Has Aung San Suu Kyi’s visit tempted you to explore Burma?
My passport has got more than a few stamps from oppressive countries; Cuba, Libya, Mali, and pre-revolutionary Egypt. Burma isn’t one of them, but Aung San Suu Kyi’s visit to the UK might change that.
When I asked the Which? Travel team which oppressed countries they had visited, the list got longer. China, Fiji, Jordan, Malaysia, Mali, Oman, Russia, Thailand, Tunisia, and Turkey were all cited as examples of countries ruled by oppressive regimes that had provided enjoyable visits.
None of us has a stamp from Burma or Tibet, both of which are in the news as the first country opens up to tourism and the second is closed off.
Would you visit Burma or Tibet?
Tibet’s spiritual leader the Dalai Lama is visiting Manchester, London, and Edinburgh this week, while Burmese opposition leader Aung San Suu Kyi is in the UK addressing Oxford University Union and both houses of parliament, after being freed from 24 years under house arrest.
Suu Kyi’s visit to the UK comes as more tour operators start selling holidays to Burma after her party, the National League for Democracy, lifted its request for a boycott on tourism in 2010. Exodus and Wendy Wu Tours are both offering Burma holidays for the first time this year.
Previously tour operators which did go to Burma, like Audley Travel and Cox and Kings, were severely criticised by groups such as Tourism Concern because it was almost impossible to visit the country without contributing to the government, meaning visitors were indirectly supporting the military rulers.
The counter argument was that bringing tourists to Burma would provide some income to local people, allowing them to have contact with Westerners, and letting Westerners see conditions in the country for themselves.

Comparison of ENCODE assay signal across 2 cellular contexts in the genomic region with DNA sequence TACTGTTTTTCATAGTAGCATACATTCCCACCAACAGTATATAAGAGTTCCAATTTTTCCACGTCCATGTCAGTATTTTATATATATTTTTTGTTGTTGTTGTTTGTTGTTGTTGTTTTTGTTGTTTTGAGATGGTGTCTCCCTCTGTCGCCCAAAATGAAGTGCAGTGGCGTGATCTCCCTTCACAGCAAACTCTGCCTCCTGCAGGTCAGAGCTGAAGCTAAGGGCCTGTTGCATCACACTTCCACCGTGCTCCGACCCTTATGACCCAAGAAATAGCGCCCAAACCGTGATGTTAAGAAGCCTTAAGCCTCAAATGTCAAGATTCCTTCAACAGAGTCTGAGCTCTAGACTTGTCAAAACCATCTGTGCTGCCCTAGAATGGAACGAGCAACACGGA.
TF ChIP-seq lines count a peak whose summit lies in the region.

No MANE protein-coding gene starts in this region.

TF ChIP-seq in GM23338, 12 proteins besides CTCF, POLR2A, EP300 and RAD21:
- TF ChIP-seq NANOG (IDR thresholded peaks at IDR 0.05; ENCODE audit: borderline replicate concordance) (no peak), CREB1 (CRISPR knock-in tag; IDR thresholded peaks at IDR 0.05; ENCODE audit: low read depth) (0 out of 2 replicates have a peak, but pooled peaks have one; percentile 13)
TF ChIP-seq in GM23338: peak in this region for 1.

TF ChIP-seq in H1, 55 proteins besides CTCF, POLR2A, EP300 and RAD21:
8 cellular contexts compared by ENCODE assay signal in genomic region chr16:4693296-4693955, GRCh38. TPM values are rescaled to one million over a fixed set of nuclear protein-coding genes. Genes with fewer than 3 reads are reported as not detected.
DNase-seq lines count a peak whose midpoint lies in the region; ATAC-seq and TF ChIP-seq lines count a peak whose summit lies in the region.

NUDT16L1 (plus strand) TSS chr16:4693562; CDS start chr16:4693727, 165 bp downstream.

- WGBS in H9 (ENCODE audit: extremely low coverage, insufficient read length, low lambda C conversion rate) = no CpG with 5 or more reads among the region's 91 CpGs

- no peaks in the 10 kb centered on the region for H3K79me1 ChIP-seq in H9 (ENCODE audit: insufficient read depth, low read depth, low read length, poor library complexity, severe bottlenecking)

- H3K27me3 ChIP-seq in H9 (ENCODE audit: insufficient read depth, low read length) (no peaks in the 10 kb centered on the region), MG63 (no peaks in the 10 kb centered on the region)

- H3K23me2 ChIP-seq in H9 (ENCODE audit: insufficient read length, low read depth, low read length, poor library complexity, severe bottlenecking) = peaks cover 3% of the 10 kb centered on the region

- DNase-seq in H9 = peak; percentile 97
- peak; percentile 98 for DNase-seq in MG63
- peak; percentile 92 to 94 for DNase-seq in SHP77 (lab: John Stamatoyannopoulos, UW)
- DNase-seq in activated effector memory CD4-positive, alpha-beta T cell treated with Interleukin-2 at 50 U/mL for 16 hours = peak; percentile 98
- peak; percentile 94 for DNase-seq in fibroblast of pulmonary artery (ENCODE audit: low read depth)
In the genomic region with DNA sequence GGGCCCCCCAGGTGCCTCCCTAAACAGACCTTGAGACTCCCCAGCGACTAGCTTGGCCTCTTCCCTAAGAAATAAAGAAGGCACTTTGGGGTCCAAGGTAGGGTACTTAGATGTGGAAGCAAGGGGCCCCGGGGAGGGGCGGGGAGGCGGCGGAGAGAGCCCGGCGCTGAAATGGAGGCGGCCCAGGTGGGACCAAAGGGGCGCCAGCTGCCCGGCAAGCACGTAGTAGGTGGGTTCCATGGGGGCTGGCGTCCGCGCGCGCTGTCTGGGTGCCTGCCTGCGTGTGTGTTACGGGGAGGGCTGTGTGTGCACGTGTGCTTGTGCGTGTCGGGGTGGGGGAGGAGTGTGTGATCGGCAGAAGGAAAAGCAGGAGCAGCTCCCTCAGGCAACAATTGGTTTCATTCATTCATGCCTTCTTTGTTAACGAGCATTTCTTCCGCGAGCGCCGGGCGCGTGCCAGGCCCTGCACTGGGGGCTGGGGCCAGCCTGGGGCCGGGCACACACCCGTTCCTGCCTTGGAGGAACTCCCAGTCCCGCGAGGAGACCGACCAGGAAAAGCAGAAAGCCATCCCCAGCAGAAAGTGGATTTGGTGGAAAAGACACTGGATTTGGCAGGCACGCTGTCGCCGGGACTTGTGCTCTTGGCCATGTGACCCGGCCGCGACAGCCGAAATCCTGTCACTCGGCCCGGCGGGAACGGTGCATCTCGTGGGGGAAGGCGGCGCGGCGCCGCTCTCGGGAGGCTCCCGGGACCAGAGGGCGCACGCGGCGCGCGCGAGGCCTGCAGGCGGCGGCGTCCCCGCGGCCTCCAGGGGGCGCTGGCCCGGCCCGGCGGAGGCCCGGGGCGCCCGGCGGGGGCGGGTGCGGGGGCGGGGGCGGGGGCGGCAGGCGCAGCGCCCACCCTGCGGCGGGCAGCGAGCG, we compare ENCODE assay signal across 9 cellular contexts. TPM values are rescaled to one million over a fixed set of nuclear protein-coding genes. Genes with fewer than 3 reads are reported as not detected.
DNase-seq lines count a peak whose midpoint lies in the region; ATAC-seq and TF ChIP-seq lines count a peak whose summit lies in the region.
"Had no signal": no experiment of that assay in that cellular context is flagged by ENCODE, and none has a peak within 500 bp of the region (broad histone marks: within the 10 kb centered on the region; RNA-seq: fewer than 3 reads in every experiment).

While it may be more acceptable to visit Burma, the Dalai Lama’s visit marks a time when it’s more difficult for Westerners to see what is happening in Tibet for themselves.
China has effectively closed Tibet to foreign tourists, after months of protests against rule by Beijing, and British tour operators are cancelling visits planned for this year. So the Tibetans’ protests will not be seen first-hand by Westerners, if at all.
Holidaying in troubled countries
So should you take a chance and visit places with oppressive governments and bear witness to the struggles? Or stay away to avoid supporting the rulers, no matter how indirectly?
And where do you draw the line? I felt uncomfortable being in Libya, where the signs of a totalitarian state were all around, but not in Tunisia.
But a few years later one young man set himself alight in protest at Tunisian oppression – as Tibetans are doing in protest at Chinese rule – and started the Arab Spring.
The balance has tipped in Burma and now Tourism Concern says the question is not whether to go, but how to behave when you do go. Its answer is to make every effort possible to ensure none of your money goes to the government – including checking who owns the accommodation you will be using and if they are linked to the regime.
But you can’t force every visitor to behave ethically or even think about the issues. To my shame I didn’t think too much about Cuba’s political prisoners when I was on the beach or drinking Mojitos, and how many British tourists on the beaches of Turkey think much about its human rights record?
So can we be a force for good when we visit troubled countries? Or do most of us just ignore the problems and line the pockets of the oppressive regimes?
If you would like to visit Burma or another troubled region or country please check the advice issued by the Foreign Office.
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